Is now a good time to invest in India?

Emerging markets have played second fiddle to the tech-heavy US market in the last decade, but things are rapidly changing.

Recent estimates from the International Monetary Fund (IMF) forecasts Asia and emerging markets to grow by 4.6% in 2023, compared to global growth of 2.8%1.

India is gripping the attention of investors for a multitude of reasons

Morgan Stanley estimates that India may well be the world’s third largest economy within five years. Its GDP is expected to double over the 10 next years from US$3.5trn to US$8.5trn as it compounds at an annual growth rate of about 6.5%.

India’s stock market is impressive too. Goldman Sachs’ analysis of 10 major markets across emerging and developed markets found that more than half of the National Stock Exchange of India contains 10-baggers, stocks that have generated at least 10 times total returns within a rolling 5-year period over the past two decades2.

India also has a growing middle class. Some estimate that there about 432 million middle-class Indians - nearly one in every three people3. This generally increases a country’s purchasing power and drives consumer staples profits.

India’s growth comes at a cost

However, investing in the Indian stock market is significantly more expensive compared to neighbouring Asian countries.

Data from Goldman Sachs shows that on average India is currently trading at a 61% premium to the average for Asian stock markets.

India has always been more expensive than other Asian markets, but the current premium is much larger than historically.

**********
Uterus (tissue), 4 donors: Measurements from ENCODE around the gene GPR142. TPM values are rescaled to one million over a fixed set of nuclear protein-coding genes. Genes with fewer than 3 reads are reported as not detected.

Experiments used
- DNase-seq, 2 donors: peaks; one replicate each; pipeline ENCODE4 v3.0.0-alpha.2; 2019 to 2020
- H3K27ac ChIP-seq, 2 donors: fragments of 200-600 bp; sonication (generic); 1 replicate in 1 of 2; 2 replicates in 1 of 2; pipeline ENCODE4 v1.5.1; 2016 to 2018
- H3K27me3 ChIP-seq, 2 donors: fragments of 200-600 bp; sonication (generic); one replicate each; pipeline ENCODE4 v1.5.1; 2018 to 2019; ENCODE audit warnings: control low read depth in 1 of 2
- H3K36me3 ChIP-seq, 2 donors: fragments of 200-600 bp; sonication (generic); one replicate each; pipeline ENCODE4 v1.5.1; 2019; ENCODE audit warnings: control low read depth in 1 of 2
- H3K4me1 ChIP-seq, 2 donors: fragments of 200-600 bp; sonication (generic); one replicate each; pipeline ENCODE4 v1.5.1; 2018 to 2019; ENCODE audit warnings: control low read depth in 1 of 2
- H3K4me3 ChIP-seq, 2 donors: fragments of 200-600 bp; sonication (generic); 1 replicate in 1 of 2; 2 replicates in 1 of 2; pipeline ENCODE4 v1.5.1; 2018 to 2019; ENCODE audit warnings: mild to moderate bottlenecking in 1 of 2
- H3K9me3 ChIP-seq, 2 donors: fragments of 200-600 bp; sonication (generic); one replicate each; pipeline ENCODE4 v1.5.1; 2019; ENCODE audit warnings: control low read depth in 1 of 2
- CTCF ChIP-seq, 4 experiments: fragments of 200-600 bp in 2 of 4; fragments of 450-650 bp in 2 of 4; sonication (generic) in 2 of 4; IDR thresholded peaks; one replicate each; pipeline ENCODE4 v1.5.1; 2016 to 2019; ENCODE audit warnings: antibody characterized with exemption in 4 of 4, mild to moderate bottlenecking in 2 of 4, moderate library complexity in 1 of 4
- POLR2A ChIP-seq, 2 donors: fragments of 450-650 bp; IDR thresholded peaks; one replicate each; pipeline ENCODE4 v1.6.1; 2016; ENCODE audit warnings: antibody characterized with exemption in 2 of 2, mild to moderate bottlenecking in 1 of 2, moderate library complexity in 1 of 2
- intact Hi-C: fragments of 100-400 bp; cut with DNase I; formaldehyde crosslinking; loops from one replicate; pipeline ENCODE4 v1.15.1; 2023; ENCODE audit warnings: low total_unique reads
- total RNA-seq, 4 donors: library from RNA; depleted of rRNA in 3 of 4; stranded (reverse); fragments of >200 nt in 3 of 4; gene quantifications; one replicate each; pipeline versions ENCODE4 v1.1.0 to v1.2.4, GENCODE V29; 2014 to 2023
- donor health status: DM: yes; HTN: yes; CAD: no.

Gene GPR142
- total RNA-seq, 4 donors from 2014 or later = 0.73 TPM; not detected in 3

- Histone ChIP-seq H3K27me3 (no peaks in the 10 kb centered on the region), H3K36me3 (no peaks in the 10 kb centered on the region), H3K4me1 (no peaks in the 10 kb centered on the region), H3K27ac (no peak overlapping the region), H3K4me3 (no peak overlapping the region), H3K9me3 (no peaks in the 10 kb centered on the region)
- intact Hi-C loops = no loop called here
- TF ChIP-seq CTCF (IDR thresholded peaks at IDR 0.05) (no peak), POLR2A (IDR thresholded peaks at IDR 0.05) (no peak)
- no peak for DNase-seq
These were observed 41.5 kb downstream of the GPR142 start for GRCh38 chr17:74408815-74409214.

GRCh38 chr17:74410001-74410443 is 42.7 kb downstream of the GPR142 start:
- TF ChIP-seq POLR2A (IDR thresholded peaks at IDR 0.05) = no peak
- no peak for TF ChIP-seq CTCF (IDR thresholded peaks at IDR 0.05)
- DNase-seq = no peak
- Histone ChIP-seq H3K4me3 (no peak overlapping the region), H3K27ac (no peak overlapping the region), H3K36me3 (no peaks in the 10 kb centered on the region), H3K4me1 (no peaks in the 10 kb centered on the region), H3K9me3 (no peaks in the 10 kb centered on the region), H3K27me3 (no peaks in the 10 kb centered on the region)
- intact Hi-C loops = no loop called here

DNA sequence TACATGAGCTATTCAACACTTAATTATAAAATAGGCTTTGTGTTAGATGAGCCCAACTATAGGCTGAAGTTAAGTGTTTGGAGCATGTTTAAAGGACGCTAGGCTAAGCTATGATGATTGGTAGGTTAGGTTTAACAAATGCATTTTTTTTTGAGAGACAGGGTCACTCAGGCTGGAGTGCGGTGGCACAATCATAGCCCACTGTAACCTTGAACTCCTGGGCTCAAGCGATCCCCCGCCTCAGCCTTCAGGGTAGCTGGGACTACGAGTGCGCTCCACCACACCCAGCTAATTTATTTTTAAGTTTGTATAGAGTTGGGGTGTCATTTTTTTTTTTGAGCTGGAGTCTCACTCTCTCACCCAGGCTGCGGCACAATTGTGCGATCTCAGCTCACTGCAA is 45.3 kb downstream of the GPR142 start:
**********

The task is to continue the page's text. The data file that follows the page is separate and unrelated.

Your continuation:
The price-to-earnings ratio for India is 21 compared to other countries in the Asia-Pacific region such as Japan at 15 and China at 10.

This may well be due to interest from domestic investors who have flocked to India due to its growth success story. Inevitably this has pushed prices up and some investors may well look to neighbouring Asian countries for discounts.

How do I get exposure to India?

We have many funds with exposure to Indian stocks including: 

Fidelity India Fund

As its name suggests, this Fund’s core focus is on India, holding 40 to 60 Indian companies.

Its holdings include the banks ICICI Bank, Housing Development Finance Corporation (HDFC) Bank and Axis Bank, as well as technology company Infosys, energy company, Reliance Industries, and materials company Ultratech Cement. 

Fidelity Global Emerging Markets Fund

This concentrated Fund invests in 30 to 50 companies in emerging markets, favouring companies that have a track record of robust corporate governance.  

Over 19% of its country exposure is in India and includes holdings in the banks HDFC, ICICI Bank, and Axis Bank, consumer discretionary company Eicher Motors, information technology company HCL Technologies, and industrials company Havells India.

Fidelity Asia Fund

This Fund provides access to a concentrated high conviction portfolio of typically between 20 to 35 companies across Asia.

Over 10% of its country exposure is in India and its holdings include the bank HDFC, and healthcare company, Fortis Healthcare.

All holdings listed above are accurate as at 14 June 2023


International Monetary Fund, April 2023
Mint, 5 June 2023
Financial Times, 17 May 2023